China's disabled face discrimination in finding work






BEIJING: While the plight of the disabled in China has improved significantly over the years, many still face discrimination at work.

The lack of job opportunities and job discrimination are cited as the main challenges faced by the disabled in China.

There is an estimated 83 million disabled yet their unemployment rate in 2010 stood at 8.6 percent, twice as high as the national average.

Twenty-seven-year-old Song Yichuan is paralyzed from the waist down after an accident a few years ago.

A talented singer and songwriter, Song's biggest wish is to write a song that everyone will listen to and fall in love with.

But achieving his dream seems like an uphill battle.

"No matter how good and musically-talented I am, and no matter how the audiences love me, they tell me there are practical considerations of moving me around. It's not convenient for me to fly in a plane or even ride in a bus. They even tell me it would be so much better if my condition is not so bad and if I could walk with a walking stick," said Song.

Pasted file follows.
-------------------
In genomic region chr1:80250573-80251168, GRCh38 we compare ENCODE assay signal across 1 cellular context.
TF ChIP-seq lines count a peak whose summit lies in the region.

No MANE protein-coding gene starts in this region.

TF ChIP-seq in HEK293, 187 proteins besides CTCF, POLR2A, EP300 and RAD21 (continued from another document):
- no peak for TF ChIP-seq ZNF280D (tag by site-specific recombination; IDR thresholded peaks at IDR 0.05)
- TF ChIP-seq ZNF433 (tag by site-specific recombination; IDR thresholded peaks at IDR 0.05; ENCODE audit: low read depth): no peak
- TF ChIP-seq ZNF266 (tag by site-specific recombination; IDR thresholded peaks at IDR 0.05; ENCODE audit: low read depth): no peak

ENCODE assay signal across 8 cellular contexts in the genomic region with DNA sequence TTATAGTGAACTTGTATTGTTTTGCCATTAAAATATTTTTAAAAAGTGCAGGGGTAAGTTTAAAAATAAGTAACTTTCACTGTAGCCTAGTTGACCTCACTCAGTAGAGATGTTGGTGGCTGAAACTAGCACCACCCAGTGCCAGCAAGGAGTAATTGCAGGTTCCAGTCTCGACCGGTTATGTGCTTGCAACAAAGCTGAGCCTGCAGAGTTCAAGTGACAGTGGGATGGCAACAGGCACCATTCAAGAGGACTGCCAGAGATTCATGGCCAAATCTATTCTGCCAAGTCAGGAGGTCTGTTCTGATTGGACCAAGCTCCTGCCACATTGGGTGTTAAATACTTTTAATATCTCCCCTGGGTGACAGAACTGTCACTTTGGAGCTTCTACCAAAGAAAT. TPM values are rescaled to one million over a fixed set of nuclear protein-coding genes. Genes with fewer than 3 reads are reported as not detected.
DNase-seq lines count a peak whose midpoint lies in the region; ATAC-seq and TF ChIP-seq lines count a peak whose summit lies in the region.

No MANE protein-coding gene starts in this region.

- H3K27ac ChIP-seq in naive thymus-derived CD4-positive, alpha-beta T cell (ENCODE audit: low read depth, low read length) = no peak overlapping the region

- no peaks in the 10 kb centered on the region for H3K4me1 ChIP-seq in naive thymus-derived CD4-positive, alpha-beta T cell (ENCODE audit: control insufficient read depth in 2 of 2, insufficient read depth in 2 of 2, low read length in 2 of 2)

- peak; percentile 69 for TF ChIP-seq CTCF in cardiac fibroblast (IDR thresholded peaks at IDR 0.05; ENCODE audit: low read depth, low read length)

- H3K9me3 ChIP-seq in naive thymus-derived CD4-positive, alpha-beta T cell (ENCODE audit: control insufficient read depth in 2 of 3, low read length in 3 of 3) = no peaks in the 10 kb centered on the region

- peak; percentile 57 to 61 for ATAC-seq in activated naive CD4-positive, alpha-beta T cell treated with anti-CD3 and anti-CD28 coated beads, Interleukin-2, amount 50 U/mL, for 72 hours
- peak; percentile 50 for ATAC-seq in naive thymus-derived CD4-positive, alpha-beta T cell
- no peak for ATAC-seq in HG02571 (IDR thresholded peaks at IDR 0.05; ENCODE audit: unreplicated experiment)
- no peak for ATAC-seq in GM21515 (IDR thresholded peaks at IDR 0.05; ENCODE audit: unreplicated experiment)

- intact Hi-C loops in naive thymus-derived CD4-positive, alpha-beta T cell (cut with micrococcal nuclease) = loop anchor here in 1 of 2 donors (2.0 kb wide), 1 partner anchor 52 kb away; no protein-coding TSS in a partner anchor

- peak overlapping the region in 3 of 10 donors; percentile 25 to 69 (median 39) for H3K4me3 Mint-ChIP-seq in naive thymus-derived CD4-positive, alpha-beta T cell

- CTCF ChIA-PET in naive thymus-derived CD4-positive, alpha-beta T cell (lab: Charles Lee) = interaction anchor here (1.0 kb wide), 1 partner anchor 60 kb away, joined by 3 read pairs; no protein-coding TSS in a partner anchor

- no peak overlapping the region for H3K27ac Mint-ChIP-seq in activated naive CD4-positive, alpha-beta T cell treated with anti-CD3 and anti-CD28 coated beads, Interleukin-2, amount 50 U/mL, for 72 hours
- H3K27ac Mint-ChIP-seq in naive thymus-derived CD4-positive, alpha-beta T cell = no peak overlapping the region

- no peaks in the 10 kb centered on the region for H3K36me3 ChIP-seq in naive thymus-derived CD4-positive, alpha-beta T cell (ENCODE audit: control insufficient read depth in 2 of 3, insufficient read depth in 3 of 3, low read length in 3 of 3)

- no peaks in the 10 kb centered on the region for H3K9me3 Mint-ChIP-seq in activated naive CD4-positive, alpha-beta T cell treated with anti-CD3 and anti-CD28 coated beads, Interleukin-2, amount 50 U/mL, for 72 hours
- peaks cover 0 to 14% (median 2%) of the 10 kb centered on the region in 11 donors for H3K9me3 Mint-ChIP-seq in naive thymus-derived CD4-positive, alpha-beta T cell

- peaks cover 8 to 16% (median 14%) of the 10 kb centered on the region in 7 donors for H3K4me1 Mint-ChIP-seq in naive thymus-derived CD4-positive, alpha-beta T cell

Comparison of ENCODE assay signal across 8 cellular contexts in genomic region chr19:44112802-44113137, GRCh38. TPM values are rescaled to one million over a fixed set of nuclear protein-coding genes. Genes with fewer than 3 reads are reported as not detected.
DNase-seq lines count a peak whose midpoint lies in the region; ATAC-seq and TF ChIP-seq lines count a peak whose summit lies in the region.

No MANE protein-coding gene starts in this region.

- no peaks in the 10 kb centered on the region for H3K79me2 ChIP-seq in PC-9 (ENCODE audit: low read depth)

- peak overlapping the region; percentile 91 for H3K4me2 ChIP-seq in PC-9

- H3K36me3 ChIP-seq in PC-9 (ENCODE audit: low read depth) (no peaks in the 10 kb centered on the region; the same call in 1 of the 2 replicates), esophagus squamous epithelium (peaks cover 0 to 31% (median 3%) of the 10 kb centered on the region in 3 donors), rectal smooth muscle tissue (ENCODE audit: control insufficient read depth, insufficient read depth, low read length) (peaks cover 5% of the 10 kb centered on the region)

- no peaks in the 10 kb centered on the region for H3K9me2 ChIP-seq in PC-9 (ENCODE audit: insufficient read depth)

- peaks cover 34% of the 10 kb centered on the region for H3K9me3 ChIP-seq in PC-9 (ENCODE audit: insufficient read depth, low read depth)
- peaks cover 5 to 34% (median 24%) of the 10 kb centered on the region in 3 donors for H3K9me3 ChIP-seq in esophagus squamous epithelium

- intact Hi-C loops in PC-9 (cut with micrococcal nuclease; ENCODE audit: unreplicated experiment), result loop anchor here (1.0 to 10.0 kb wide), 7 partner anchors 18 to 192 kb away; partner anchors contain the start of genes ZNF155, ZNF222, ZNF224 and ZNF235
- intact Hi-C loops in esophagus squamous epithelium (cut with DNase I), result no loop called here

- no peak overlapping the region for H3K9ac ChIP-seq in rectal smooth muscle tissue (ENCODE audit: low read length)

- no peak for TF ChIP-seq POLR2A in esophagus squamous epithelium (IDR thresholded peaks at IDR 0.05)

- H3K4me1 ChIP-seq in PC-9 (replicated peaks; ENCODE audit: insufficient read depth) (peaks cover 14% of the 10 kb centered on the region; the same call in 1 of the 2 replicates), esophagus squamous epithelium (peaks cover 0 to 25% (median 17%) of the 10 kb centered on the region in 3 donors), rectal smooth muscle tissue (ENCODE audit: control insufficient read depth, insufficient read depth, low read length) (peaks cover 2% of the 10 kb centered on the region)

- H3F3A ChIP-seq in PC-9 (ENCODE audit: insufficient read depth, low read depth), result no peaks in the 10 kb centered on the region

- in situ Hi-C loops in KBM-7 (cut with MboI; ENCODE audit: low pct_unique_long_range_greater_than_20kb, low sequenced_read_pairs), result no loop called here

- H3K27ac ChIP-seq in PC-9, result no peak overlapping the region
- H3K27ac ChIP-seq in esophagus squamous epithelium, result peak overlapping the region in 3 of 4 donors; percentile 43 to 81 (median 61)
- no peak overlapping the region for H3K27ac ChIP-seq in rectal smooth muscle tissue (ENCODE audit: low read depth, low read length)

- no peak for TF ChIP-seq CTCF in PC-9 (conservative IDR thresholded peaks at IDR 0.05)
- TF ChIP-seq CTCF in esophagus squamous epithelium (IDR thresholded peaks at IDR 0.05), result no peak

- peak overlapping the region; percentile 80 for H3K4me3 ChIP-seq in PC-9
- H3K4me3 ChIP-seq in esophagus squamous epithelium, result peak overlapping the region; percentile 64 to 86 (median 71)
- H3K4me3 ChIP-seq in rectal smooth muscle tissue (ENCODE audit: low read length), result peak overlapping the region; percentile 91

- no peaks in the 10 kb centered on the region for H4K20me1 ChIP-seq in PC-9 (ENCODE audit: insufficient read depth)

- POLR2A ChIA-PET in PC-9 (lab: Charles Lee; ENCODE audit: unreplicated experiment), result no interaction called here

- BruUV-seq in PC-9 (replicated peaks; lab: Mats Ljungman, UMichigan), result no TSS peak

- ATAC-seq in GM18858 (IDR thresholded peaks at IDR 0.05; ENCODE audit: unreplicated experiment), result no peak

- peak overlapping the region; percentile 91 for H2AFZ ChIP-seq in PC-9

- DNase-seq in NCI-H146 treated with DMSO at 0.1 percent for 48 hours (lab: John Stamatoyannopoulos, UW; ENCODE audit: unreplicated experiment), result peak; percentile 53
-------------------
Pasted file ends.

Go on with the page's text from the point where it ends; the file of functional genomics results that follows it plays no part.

Thirty-two-year-old Xiong Yan is also familiar with work discrimination.

She lost both her arms after being electrocuted when she was merely two.

She now relies on her feet to get things, whether it's in writing, or picking up a book - moves that often earned uncomfortable looks from her colleagues.

Gao Yanqiu, a communications manager at Handicap International, said: "The disabled faces discrimination at work due to society's lack of understanding and knowledge about them. It's easy for them to be marginalized, and job opportunities are hard to come by."

Given the widespread discrimination faced by the disabled, many have argued that the government should take the lead not just in hiring but also in allocating and even reserving certain jobs for the disabled.

The government has made it mandatory for all government departments and institutions to employ at least 1.5 per cent disabled people among its workforce.

But this has seldom been followed, and the situation is even worst in the private sector.

Even though the disabled can sue employers for discrimination, this has seldom been practiced.

Like most disabled, Xiong Yan's biggest wish is to be accepted for who she is.

"It's very simple. I wish that people won't see me as different. We're all similar. If everyone else is relaxed, I will be relaxed. If I am relaxed you'd also be relaxed," said Xiong.

- CNA/fa



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